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Along the Amber Route: Venice

It is hard to walk purposefully in Venice. The city’s topography defeats it: the canals, the dead ends, the alleys too narrow to pass a person carrying an umbrella. I made my way slowly south to San Marco through a fine drizzle. As I approached the square, the atmosphere became more brashly touristic. Yet despite the crowds, despite the many millions of times it has been photographed, ‘the finest drawing room in Europe’, as Napoleon called it, still had the power to awe: the barbaric glitter of St Mark’s, the four gilt horses looted from Constantinople during the Fourth Crusade, the cool Moorish rhythms of the Doges’ Palace, and the towering campanile – a fake, of course, since the original telescoped in on itself in a cloud of brick dust in 1902.

Venice is said to have been founded by citizens of Aquileia and Altinum fleeing the invading Huns and Lombards. The story was propagated by the Venetian chronicler Giovanni Diacono in the 11th century, and subsequent histories elevated it to the status of a founding myth, conferring on the mercantile republic the authority of ancient Rome. Like many such narra-tives, it is only partially accurate. The archaeological evidence shows that the islands of the lagoon were inhabited centuries before the invasions of the 5th century, prompted by the silting up of the ports on the mainland. What remains true, though, is that Venice took over the role of Aquileia as a point of contact between Northern Europe and the Mediterranean. With the revival of trade after the Migration Era, Venice became the southern terminus of the Amber Route, and the point where it met the Silk Road from China.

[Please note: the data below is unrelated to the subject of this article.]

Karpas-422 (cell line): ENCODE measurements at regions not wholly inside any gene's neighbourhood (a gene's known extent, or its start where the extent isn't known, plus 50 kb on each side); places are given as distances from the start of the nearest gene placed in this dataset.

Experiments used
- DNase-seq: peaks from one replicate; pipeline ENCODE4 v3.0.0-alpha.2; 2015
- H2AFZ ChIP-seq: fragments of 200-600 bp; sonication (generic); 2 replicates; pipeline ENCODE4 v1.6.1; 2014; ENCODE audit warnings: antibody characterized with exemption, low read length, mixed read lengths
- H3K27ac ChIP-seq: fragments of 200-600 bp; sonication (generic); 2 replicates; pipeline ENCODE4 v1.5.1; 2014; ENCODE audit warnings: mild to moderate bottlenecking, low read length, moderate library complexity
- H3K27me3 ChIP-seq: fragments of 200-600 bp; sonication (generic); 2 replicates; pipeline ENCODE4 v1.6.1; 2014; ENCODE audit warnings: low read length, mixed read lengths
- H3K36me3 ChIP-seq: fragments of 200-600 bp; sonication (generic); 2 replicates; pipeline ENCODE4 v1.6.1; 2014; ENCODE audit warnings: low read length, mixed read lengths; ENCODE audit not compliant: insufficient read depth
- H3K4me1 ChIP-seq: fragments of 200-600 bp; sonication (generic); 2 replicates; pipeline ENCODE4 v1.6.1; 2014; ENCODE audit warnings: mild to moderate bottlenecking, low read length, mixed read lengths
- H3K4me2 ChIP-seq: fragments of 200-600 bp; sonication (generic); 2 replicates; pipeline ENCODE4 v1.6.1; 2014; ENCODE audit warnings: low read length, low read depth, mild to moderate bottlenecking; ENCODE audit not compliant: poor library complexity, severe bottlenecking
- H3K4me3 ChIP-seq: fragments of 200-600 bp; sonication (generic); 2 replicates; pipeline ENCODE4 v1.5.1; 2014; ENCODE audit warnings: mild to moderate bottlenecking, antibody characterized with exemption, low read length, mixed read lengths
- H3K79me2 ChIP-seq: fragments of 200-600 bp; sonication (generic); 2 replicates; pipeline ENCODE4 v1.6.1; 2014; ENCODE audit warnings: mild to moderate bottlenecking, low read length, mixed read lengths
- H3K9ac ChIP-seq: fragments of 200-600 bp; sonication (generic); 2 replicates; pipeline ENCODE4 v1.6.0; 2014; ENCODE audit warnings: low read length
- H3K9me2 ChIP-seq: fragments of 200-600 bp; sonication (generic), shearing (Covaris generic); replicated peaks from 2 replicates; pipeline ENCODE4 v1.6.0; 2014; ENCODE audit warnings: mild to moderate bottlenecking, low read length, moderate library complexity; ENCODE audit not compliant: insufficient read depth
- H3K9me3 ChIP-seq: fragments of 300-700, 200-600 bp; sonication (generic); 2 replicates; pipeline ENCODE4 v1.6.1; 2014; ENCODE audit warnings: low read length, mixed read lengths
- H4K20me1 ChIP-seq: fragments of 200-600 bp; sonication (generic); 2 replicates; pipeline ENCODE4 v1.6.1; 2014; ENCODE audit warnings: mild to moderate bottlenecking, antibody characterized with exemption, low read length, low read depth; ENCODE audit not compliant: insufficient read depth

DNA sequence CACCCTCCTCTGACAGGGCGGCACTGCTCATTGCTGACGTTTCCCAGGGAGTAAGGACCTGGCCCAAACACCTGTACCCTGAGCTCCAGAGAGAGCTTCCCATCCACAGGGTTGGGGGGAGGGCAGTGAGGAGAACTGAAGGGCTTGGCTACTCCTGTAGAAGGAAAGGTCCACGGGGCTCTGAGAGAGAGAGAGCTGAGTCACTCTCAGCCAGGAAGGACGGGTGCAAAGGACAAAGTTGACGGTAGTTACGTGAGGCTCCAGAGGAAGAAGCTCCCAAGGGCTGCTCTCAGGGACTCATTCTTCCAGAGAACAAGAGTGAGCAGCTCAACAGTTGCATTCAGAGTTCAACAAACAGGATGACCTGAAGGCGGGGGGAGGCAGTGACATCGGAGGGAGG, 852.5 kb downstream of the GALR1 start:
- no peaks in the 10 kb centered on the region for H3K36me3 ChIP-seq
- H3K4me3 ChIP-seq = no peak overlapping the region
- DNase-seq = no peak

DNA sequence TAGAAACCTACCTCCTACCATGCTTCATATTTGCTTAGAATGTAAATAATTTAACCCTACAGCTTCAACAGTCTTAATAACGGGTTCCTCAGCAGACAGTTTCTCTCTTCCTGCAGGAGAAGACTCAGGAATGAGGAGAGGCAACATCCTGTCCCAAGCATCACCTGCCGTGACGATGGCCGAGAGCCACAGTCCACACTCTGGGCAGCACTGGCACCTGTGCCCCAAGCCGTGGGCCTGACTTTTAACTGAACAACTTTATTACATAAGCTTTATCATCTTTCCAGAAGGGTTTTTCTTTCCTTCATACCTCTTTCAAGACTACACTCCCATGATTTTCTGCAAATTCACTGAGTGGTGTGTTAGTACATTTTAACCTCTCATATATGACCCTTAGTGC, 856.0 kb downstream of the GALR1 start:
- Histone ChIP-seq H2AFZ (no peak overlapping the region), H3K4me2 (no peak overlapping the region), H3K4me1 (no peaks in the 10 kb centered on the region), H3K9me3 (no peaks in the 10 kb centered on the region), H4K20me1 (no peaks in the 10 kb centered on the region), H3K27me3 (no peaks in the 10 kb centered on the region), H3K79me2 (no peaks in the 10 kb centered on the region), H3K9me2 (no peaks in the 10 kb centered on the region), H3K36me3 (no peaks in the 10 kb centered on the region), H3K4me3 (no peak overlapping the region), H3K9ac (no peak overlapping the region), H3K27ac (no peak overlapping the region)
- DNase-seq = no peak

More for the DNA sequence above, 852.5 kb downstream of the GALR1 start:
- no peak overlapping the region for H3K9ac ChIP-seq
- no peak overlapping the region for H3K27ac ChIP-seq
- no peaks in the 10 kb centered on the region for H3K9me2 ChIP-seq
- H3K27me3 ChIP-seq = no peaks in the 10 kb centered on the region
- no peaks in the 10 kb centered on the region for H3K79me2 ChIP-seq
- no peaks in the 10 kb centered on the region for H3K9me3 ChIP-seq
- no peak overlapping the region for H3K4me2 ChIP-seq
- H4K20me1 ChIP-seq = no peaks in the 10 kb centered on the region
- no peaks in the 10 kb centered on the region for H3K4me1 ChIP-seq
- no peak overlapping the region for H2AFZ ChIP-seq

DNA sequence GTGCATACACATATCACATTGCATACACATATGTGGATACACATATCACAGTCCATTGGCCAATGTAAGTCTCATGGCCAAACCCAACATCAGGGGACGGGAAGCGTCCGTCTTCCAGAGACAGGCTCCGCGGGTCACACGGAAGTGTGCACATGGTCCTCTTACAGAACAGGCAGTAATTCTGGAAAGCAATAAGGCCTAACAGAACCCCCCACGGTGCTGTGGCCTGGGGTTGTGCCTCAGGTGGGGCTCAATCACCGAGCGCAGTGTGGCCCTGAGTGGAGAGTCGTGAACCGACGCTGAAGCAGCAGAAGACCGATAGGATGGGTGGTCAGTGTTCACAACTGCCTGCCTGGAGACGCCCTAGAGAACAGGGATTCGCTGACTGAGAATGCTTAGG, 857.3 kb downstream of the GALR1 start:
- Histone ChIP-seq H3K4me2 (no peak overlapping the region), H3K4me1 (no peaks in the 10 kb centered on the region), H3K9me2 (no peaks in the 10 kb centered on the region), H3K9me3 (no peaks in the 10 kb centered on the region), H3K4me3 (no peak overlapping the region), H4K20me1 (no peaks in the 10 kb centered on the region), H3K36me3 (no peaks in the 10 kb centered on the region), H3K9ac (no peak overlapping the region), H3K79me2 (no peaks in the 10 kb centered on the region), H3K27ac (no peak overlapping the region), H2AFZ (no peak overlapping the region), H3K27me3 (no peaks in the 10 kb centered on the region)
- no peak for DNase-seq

From Along the Amber Route by C.J. Schüler

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C.J. Schüler

C.J. Schüler